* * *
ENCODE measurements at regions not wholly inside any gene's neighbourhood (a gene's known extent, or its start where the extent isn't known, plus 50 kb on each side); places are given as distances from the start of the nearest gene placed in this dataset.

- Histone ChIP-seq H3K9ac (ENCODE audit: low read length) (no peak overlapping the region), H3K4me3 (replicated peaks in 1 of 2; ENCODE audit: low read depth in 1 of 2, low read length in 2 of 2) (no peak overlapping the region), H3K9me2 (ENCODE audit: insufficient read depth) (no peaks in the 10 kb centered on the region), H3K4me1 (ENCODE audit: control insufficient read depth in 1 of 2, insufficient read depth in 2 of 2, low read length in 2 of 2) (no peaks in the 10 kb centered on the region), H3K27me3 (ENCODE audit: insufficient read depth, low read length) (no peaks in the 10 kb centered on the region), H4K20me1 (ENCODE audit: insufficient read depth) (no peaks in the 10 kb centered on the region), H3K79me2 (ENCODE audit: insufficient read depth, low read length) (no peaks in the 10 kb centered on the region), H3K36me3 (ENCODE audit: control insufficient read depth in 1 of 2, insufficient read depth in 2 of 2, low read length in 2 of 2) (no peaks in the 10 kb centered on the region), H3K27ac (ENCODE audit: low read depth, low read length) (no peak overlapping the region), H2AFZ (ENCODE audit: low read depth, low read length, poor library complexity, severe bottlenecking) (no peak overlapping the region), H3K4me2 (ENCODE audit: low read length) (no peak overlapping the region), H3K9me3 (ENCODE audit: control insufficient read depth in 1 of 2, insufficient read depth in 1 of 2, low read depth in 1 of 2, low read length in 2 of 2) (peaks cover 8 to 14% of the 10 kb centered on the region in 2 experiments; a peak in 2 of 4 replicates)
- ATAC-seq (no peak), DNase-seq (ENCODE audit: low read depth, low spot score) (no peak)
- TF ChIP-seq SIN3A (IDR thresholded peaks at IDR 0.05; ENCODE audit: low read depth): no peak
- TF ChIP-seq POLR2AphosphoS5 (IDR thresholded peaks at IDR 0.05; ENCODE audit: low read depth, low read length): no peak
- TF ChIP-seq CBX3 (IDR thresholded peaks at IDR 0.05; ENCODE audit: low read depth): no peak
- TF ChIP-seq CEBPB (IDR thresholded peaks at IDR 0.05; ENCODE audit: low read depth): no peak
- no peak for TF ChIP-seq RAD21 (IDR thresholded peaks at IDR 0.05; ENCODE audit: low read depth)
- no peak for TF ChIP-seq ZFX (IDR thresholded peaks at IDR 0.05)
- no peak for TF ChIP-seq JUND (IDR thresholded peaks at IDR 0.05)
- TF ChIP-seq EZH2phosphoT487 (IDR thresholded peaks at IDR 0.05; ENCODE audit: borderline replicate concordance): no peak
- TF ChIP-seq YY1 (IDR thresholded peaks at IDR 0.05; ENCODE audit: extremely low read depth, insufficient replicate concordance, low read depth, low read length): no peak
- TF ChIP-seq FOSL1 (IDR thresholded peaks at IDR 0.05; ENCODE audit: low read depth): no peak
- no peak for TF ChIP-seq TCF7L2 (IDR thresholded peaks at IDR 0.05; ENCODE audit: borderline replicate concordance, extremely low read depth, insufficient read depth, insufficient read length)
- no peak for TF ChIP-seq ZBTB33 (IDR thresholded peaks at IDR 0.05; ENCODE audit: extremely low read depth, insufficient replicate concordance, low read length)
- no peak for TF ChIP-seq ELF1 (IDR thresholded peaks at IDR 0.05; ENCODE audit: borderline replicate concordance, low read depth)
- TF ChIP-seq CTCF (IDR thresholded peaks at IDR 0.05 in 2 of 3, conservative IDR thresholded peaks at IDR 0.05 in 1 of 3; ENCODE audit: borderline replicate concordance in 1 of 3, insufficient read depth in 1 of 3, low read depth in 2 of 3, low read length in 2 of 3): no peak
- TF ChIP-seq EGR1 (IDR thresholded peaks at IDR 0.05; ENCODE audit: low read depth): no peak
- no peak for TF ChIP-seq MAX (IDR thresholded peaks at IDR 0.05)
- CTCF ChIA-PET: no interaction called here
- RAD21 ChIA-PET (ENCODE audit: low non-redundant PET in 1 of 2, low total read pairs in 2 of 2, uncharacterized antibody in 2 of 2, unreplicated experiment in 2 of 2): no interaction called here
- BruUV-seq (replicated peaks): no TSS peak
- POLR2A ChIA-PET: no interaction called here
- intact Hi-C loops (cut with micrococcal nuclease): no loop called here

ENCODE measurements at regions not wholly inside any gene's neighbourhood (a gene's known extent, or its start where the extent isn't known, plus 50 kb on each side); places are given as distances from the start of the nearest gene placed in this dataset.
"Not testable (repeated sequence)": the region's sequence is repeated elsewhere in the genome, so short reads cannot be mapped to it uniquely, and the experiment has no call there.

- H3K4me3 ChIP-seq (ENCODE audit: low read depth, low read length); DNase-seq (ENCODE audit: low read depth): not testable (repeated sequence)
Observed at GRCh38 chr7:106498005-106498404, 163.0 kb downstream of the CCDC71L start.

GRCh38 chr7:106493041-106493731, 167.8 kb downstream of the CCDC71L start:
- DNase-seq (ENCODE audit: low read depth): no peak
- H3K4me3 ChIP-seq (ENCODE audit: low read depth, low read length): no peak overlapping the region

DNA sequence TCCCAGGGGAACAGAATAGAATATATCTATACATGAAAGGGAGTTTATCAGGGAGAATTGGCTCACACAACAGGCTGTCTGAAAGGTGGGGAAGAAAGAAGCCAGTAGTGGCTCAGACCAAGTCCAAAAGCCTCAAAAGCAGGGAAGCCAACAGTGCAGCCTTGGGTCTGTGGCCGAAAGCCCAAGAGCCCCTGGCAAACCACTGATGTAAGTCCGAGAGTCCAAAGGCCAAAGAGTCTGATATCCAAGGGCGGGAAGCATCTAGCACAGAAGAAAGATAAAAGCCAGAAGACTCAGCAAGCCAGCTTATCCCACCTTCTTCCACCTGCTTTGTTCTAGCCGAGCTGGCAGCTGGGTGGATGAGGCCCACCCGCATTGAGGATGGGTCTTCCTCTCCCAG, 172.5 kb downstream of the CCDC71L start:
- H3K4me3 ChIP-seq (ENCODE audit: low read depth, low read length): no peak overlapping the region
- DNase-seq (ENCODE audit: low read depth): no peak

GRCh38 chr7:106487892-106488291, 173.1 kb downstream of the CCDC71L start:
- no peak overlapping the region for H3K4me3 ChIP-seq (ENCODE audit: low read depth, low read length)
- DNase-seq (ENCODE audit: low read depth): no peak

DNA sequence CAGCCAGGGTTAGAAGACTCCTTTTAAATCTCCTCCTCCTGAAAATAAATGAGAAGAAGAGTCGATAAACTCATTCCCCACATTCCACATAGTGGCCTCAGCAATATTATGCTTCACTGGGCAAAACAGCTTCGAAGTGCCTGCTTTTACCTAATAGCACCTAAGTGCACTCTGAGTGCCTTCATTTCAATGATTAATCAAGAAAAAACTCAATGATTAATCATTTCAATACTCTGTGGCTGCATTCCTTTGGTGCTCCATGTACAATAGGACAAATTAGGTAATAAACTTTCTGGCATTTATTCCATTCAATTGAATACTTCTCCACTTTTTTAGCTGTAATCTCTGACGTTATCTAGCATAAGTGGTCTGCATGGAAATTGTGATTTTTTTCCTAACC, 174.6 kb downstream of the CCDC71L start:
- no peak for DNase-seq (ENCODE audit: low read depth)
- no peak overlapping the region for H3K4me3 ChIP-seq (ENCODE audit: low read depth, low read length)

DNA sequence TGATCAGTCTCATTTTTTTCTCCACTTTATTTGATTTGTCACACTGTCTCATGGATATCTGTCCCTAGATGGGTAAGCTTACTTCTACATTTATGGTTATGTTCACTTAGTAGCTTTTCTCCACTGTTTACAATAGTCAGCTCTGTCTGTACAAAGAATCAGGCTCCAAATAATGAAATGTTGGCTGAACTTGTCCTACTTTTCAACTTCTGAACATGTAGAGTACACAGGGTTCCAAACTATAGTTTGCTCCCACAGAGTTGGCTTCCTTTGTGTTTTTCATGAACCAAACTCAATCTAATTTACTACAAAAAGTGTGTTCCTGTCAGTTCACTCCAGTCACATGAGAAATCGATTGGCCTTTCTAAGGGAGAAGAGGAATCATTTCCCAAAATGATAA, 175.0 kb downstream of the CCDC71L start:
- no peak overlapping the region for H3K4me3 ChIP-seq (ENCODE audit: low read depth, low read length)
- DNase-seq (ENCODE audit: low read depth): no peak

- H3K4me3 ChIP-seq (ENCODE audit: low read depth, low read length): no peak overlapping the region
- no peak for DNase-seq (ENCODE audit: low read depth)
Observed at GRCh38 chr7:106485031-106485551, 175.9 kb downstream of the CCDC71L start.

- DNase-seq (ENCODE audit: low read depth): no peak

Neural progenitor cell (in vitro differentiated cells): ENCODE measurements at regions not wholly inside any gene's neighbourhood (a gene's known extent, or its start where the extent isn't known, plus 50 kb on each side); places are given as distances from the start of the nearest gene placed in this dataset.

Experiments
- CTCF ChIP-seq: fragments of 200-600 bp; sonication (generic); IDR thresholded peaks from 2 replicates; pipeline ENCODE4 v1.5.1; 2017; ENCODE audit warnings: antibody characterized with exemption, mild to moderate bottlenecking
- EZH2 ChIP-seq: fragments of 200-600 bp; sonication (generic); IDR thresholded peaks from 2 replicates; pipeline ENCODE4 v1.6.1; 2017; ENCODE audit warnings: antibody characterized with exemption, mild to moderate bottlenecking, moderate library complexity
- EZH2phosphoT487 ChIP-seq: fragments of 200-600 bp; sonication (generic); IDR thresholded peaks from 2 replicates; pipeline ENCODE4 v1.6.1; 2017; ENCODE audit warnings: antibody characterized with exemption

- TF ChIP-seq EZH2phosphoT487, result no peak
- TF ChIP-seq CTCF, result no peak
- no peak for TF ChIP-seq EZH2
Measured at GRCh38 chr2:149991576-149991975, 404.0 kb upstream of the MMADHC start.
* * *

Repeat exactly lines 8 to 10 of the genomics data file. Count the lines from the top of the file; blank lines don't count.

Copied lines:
- no peak for TF ChIP-seq RAD21 (IDR thresholded peaks at IDR 0.05; ENCODE audit: low read depth)
- no peak for TF ChIP-seq ZFX (IDR thresholded peaks at IDR 0.05)
- no peak for TF ChIP-seq JUND (IDR thresholded peaks at IDR 0.05)